- Parks, Natural Resources and Cultural Affairs
- Urban Forestry
- Amazing Trees of Fayetteville
- Arkansas State Champion Trees
Arkansas State Champion Trees
Fayetteville is home to two State Champion Trees!
The Arkansas Champion Tree Program is a recognition program for the largest trees of each tree species, right here in Arkansas. It is administered by the Arkansas Forestry Commission. Trees nominated for Champion status are judged based on their "Bigness Index" calculated using the trunk circumference, height, and average crown spread. Fayetteville’s Champion Trees are:
Wilson Park State Champion Dawn Redwood
Recognized in January, 2020, the Arkansas Champion Dawn Redwood tree measures 54 feet tall, has a crown width of four feet, and a trunk circumference of nine feet for a Bigness Index of 172. The tree is located southeast of the iconic “castle” in Wilson Park. Through photos and GIS aerial images, Fayetteville’s Urban Forestry Department found this tree was planted after the castle was built and estimate this tree to be almost 40-years-old. View more statistics on this tree on the state’s state's Dawn Redwood webpage..
The Dawn Redwood tree was thought to be extinct for five million years until it was rediscovered in China in the early 1940s. The seeds were brought to the United States in 1947 and distributed to botanical gardens and universities across the country. It has been cultivated as a popular ornamental tree ever since. Fossil records indicate that this species of tree has existed for 50 million years.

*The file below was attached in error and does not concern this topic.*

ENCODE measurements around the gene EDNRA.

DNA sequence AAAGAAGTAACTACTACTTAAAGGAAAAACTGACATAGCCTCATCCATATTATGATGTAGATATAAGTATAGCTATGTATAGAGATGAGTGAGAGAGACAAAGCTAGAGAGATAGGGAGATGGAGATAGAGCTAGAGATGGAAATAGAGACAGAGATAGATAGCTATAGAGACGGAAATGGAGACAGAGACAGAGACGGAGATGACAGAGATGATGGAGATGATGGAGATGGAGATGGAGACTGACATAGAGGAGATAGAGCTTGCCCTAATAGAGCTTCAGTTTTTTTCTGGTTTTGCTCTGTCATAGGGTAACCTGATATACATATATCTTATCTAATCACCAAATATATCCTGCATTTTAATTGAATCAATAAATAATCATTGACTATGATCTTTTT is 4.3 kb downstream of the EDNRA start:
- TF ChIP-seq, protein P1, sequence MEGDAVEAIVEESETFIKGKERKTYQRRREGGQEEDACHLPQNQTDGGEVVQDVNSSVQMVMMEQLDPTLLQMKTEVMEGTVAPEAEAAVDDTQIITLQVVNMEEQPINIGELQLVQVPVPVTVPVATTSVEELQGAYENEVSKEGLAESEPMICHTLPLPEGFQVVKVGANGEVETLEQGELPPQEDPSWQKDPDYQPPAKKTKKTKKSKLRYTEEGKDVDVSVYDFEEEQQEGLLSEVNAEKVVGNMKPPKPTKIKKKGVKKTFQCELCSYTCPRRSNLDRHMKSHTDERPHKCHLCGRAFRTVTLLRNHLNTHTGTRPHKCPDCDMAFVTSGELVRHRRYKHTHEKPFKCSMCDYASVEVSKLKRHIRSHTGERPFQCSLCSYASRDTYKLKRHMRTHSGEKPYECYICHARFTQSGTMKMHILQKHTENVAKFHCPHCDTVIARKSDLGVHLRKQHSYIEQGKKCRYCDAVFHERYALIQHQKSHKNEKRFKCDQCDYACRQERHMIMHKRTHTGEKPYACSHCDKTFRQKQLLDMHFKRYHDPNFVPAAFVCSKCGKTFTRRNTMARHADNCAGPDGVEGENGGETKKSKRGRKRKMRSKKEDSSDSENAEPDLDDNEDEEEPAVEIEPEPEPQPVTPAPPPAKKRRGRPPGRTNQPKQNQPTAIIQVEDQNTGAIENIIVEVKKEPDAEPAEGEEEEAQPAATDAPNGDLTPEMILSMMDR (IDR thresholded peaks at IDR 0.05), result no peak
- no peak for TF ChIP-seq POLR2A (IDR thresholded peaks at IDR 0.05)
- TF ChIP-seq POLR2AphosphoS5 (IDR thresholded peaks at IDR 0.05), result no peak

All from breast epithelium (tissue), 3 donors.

Wilson Park State Champion Persimmon
Recognized in October, 2019, The State Champion Persimmon tree can be found on the south side of Wilson Park, just south and west of the Wilson Park Pool across the creek. The tree measures 69 feet tall, with a crown width of 34 feet and a trunk circumference of 64 inches, giving it a Bigness Index of 142. For more information visit the state's Common Persimmon page.
The persimmon is an important native tree that produces an edible fruit enjoyed by humans and a wide variety of wildlife. The fruits turn an orange to purple color when they ripen in the fall, and can be made into jelly or preserves. The trees are easily identified by their gray bark that is broken into small blocks. Persimmon trees typically grow to 35-60 feet tall in full sun to part shade and will tolerate poor clay or rocky soils.